Violence against women and girls in the context of the climate crisis

Plan International developed this submission in March 2022 to inform the Special Rapporteur's report on violence against women and girls in the context of the climate crisis, including environmental degradation and related disaster risk mitigation and response.

young female farmer examines crops
Olivia, 24, is a young farmer from rural Ghana. She is keenly aware of the effects of climate change on her community’s livelihoods and well-being.

Climate impacts routinely place girls, especially during adolescence, at increased risk of exploitation and gender-based violence (GBV).

Climate-induced disasters are recognized as a key driver of forced displacement which exacerbates existing gender and social inequalities, leaving girls and women at increased risk of violence and exploitation whilst also facing barriers in accessing vital systems and services, including those which prevent and respond to violence.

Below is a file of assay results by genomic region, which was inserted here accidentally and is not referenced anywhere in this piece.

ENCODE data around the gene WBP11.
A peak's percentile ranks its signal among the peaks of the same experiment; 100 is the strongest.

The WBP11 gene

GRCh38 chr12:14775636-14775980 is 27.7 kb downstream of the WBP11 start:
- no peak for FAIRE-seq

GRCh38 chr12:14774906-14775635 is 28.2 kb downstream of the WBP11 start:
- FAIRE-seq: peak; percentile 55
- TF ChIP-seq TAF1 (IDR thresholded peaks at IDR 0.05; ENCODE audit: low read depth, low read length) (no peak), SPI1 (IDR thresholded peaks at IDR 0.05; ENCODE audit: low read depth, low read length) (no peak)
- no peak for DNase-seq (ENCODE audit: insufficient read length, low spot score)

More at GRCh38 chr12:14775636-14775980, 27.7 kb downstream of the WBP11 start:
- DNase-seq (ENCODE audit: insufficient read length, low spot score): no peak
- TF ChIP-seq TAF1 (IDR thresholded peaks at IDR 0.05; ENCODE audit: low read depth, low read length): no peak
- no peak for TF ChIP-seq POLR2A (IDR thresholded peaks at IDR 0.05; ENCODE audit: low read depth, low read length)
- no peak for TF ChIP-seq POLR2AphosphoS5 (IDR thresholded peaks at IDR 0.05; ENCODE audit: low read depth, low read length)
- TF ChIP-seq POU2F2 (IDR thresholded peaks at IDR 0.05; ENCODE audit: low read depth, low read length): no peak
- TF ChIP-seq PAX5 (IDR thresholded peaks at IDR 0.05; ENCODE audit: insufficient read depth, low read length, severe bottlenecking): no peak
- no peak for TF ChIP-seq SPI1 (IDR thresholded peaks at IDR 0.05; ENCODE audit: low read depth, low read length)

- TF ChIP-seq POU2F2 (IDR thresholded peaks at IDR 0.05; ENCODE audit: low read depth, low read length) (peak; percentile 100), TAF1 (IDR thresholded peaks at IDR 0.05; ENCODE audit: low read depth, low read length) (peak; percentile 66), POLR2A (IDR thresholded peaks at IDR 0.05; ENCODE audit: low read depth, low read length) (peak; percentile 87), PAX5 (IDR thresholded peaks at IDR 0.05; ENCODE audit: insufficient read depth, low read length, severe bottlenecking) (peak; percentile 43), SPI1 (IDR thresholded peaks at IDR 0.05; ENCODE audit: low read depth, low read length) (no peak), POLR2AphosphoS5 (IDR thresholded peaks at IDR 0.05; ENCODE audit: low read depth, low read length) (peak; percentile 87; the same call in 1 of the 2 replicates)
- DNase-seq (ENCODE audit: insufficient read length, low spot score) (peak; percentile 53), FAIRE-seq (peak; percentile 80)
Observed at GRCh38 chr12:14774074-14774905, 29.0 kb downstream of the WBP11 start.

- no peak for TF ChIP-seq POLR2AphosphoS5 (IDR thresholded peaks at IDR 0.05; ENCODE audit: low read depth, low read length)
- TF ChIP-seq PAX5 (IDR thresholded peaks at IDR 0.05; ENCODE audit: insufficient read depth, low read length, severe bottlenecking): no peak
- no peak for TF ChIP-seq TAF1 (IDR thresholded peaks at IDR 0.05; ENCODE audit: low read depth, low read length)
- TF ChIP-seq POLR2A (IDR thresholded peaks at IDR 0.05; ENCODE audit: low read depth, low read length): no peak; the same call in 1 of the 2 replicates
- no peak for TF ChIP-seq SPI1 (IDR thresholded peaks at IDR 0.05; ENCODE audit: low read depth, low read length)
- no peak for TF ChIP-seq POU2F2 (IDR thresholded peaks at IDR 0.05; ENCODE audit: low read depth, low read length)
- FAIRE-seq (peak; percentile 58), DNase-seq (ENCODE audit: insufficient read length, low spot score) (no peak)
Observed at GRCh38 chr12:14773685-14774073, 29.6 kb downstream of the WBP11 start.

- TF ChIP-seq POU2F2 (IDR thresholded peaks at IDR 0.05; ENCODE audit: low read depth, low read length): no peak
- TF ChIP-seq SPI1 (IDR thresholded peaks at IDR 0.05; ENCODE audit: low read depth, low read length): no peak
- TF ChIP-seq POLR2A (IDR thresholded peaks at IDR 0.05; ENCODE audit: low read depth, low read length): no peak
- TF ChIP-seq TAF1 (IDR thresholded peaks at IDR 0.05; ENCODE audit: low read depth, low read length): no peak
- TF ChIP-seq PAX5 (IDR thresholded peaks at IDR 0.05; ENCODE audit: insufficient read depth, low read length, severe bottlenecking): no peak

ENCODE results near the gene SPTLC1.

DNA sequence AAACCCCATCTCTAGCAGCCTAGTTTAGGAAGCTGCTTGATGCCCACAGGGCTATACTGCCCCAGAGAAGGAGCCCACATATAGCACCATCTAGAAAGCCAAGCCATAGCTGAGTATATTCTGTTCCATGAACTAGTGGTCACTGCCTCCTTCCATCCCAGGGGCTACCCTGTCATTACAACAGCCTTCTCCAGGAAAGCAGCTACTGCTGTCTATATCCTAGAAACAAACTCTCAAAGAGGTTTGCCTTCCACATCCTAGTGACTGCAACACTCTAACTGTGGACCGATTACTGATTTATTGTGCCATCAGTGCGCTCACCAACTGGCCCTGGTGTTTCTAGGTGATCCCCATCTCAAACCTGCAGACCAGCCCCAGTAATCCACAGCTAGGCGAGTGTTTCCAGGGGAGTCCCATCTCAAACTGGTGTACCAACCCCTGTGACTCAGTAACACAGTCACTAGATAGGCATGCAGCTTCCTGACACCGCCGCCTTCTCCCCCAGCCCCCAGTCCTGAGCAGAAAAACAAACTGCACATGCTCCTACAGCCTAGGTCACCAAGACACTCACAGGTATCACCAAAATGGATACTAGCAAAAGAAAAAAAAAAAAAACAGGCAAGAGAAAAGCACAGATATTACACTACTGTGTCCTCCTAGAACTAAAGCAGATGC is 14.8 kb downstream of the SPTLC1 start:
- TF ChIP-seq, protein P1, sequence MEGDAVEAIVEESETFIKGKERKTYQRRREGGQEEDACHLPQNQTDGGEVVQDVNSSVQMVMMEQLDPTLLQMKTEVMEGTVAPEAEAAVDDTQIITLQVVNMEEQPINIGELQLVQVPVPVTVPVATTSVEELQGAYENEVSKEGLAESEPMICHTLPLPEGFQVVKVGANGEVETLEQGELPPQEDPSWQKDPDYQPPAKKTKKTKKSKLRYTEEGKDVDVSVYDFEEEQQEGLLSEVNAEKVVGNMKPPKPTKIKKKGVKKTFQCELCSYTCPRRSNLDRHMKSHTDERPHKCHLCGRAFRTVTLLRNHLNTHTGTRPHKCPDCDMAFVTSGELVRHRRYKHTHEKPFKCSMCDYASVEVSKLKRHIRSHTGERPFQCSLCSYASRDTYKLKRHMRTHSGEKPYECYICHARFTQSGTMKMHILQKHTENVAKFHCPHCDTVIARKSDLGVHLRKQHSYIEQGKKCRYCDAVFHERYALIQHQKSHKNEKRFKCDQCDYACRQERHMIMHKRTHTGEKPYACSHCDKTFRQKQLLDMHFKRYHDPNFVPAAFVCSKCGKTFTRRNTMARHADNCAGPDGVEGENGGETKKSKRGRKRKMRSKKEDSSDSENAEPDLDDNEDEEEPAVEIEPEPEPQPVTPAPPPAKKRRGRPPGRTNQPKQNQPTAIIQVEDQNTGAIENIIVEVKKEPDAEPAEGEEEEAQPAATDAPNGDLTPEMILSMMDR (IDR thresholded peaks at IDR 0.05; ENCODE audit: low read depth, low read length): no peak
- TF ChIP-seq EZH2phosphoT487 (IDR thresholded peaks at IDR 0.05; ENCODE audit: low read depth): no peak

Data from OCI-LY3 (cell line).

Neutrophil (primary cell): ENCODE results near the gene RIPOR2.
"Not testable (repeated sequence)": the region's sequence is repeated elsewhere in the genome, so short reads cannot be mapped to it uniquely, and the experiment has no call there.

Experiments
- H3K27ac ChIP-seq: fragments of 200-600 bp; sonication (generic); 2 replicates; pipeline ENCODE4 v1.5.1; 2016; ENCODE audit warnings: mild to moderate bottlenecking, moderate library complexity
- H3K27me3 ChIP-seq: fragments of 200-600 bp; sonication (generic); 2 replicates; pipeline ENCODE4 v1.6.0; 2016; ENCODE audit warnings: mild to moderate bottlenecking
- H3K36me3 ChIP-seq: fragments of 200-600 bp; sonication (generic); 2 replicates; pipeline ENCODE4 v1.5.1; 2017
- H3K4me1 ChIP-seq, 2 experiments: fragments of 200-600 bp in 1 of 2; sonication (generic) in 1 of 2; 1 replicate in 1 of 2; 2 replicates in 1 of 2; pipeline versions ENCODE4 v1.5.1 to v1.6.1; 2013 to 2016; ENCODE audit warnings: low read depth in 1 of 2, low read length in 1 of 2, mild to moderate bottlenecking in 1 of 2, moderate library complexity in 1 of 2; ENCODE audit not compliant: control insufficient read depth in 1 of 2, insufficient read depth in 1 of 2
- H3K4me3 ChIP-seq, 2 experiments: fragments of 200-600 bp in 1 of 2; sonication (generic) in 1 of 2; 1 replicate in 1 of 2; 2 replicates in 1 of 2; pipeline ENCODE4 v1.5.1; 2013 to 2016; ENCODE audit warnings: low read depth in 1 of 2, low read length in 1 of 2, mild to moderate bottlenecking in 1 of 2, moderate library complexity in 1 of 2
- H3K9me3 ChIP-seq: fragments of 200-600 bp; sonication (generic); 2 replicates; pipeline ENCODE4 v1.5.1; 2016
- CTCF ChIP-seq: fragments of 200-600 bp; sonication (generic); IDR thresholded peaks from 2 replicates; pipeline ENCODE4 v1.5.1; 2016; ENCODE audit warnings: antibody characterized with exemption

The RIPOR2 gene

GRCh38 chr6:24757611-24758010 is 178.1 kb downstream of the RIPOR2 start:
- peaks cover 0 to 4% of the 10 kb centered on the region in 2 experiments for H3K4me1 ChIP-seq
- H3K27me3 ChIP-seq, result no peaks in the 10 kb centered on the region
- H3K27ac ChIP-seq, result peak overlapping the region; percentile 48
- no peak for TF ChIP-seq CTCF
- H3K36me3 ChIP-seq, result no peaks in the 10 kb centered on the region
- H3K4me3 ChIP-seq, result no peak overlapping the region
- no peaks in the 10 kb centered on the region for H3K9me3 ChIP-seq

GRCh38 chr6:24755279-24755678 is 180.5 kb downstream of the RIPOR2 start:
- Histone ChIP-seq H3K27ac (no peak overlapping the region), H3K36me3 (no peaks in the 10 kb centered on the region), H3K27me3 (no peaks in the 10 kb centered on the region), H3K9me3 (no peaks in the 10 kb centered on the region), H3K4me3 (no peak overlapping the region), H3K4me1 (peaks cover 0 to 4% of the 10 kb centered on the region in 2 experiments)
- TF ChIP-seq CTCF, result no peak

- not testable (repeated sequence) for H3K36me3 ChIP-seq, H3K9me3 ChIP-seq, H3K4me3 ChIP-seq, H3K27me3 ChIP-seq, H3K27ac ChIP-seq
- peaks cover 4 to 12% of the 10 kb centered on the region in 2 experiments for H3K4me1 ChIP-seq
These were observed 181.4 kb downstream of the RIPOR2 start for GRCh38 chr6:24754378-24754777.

Furthermore, many communities face droughts, floods and poor harvests as a result of climate change, leading to a lack of vital resources, as well as loss of livelihoods and income. There is a well-documented correlation between scarcity of resources and increases in GBV, with food and income shortfalls driving increases in the number of girls and young women engaging in negative coping strategies such as sexual exploitation in exchange for food or money and child, early and forced marriage.

In times of crisis, economic stress also often causes an increase in violence within the home as the role of men as breadwinners comes under pressure and household frustrations escalate.

violence against women and girls in context of climate change


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Emergencies, Protection from violence, Child protection in emergencies, Gender-based violence